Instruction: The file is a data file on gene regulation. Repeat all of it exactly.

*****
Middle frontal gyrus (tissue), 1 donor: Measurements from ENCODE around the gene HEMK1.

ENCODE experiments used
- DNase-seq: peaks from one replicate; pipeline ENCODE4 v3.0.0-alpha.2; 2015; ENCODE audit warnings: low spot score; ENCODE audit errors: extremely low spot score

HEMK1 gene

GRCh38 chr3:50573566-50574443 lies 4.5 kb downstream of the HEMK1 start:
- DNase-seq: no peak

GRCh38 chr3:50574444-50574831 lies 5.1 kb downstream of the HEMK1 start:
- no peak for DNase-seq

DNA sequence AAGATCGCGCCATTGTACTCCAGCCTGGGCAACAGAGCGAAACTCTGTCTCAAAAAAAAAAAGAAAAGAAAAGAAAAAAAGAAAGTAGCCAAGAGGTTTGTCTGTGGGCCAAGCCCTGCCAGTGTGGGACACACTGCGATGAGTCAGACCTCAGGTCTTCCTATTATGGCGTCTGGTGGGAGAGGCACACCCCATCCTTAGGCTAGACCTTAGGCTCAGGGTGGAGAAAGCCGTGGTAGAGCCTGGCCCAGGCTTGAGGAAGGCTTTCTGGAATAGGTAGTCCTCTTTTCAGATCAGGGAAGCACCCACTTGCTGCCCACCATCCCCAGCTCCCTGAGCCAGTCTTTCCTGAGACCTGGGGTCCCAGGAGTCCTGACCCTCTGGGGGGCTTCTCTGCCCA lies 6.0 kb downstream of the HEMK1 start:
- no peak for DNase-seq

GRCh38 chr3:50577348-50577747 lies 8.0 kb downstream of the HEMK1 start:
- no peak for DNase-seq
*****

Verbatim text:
Middle frontal gyrus (tissue), 1 donor: Measurements from ENCODE around the gene HEMK1.

ENCODE experiments used
- DNase-seq: peaks from one replicate; pipeline ENCODE4 v3.0.0-alpha.2; 2015; ENCODE audit warnings: low spot score; ENCODE audit errors: extremely low spot score

HEMK1 gene

GRCh38 chr3:50573566-50574443 lies 4.5 kb downstream of the HEMK1 start:
- DNase-seq: no peak

GRCh38 chr3:50574444-50574831 lies 5.1 kb downstream of the HEMK1 start:
- no peak for DNase-seq

DNA sequence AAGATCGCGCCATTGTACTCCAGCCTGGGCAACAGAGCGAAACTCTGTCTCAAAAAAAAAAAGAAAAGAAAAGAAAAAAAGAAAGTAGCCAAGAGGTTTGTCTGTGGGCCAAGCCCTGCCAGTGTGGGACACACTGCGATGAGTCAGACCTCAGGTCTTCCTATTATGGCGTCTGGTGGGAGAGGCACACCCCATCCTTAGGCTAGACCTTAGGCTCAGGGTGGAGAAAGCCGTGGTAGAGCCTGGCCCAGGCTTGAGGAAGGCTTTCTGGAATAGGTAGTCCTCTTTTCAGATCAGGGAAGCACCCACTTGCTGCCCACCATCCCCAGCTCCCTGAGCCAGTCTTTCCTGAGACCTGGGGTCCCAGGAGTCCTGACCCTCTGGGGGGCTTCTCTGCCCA lies 6.0 kb downstream of the HEMK1 start:
- no peak for DNase-seq

GRCh38 chr3:50577348-50577747 lies 8.0 kb downstream of the HEMK1 start:
- no peak for DNase-seq